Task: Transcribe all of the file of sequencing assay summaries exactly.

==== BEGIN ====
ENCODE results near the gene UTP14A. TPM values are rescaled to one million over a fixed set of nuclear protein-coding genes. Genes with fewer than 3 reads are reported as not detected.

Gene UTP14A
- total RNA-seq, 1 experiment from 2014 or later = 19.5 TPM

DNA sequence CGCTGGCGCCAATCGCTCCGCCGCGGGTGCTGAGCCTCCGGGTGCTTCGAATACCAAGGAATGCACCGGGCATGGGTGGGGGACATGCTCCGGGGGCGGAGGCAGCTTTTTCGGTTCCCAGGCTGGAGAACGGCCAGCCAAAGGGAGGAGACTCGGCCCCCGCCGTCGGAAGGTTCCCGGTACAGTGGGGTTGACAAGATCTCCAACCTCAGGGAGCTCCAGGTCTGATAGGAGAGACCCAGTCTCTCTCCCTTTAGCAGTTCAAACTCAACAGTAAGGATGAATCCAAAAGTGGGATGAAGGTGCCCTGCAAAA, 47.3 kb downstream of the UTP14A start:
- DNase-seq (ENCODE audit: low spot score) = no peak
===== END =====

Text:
ENCODE results near the gene UTP14A. TPM values are rescaled to one million over a fixed set of nuclear protein-coding genes. Genes with fewer than 3 reads are reported as not detected.

Gene UTP14A
- total RNA-seq, 1 experiment from 2014 or later = 19.5 TPM

DNA sequence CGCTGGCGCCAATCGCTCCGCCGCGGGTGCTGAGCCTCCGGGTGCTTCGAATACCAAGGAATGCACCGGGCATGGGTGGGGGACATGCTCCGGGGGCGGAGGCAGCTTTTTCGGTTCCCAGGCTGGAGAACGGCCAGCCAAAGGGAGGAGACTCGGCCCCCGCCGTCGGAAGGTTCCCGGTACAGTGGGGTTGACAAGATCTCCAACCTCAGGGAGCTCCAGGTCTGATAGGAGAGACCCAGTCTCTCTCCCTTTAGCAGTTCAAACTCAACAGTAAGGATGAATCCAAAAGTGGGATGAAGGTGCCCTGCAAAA, 47.3 kb downstream of the UTP14A start:
- DNase-seq (ENCODE audit: low spot score) = no peak